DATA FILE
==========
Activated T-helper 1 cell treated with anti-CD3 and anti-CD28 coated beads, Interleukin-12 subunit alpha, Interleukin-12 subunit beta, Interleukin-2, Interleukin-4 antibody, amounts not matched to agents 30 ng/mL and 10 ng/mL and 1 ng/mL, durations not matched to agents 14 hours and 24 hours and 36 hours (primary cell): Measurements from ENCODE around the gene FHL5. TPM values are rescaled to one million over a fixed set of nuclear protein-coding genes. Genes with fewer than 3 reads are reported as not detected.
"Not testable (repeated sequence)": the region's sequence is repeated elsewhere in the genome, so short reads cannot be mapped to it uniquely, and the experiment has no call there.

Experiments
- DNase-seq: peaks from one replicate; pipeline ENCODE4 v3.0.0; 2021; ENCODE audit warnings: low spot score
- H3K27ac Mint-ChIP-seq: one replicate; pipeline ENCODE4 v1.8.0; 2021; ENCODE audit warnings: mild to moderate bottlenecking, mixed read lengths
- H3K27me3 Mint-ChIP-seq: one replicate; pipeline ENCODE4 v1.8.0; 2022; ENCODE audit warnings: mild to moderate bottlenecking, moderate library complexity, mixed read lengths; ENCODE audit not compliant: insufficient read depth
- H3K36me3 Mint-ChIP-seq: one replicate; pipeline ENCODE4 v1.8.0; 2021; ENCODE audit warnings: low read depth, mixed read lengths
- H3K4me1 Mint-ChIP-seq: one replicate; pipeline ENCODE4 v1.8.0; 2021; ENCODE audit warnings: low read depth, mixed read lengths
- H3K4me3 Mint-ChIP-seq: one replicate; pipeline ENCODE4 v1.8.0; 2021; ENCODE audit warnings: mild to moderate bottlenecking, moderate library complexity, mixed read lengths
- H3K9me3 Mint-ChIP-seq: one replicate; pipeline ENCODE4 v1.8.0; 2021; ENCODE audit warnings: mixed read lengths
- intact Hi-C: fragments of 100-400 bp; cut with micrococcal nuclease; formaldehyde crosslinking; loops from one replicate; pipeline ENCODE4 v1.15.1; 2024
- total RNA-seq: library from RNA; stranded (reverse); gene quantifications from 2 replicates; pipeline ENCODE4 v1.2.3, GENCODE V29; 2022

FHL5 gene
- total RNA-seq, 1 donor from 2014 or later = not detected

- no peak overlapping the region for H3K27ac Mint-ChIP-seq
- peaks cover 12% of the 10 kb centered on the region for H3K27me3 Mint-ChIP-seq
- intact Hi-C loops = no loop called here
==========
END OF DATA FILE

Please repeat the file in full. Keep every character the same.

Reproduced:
Activated T-helper 1 cell treated with anti-CD3 and anti-CD28 coated beads, Interleukin-12 subunit alpha, Interleukin-12 subunit beta, Interleukin-2, Interleukin-4 antibody, amounts not matched to agents 30 ng/mL and 10 ng/mL and 1 ng/mL, durations not matched to agents 14 hours and 24 hours and 36 hours (primary cell): Measurements from ENCODE around the gene FHL5. TPM values are rescaled to one million over a fixed set of nuclear protein-coding genes. Genes with fewer than 3 reads are reported as not detected.
"Not testable (repeated sequence)": the region's sequence is repeated elsewhere in the genome, so short reads cannot be mapped to it uniquely, and the experiment has no call there.

Experiments
- DNase-seq: peaks from one replicate; pipeline ENCODE4 v3.0.0; 2021; ENCODE audit warnings: low spot score
- H3K27ac Mint-ChIP-seq: one replicate; pipeline ENCODE4 v1.8.0; 2021; ENCODE audit warnings: mild to moderate bottlenecking, mixed read lengths
- H3K27me3 Mint-ChIP-seq: one replicate; pipeline ENCODE4 v1.8.0; 2022; ENCODE audit warnings: mild to moderate bottlenecking, moderate library complexity, mixed read lengths; ENCODE audit not compliant: insufficient read depth
- H3K36me3 Mint-ChIP-seq: one replicate; pipeline ENCODE4 v1.8.0; 2021; ENCODE audit warnings: low read depth, mixed read lengths
- H3K4me1 Mint-ChIP-seq: one replicate; pipeline ENCODE4 v1.8.0; 2021; ENCODE audit warnings: low read depth, mixed read lengths
- H3K4me3 Mint-ChIP-seq: one replicate; pipeline ENCODE4 v1.8.0; 2021; ENCODE audit warnings: mild to moderate bottlenecking, moderate library complexity, mixed read lengths
- H3K9me3 Mint-ChIP-seq: one replicate; pipeline ENCODE4 v1.8.0; 2021; ENCODE audit warnings: mixed read lengths
- intact Hi-C: fragments of 100-400 bp; cut with micrococcal nuclease; formaldehyde crosslinking; loops from one replicate; pipeline ENCODE4 v1.15.1; 2024
- total RNA-seq: library from RNA; stranded (reverse); gene quantifications from 2 replicates; pipeline ENCODE4 v1.2.3, GENCODE V29; 2022

FHL5 gene
- total RNA-seq, 1 donor from 2014 or later = not detected

- no peak overlapping the region for H3K27ac Mint-ChIP-seq
- peaks cover 12% of the 10 kb centered on the region for H3K27me3 Mint-ChIP-seq
- intact Hi-C loops = no loop called here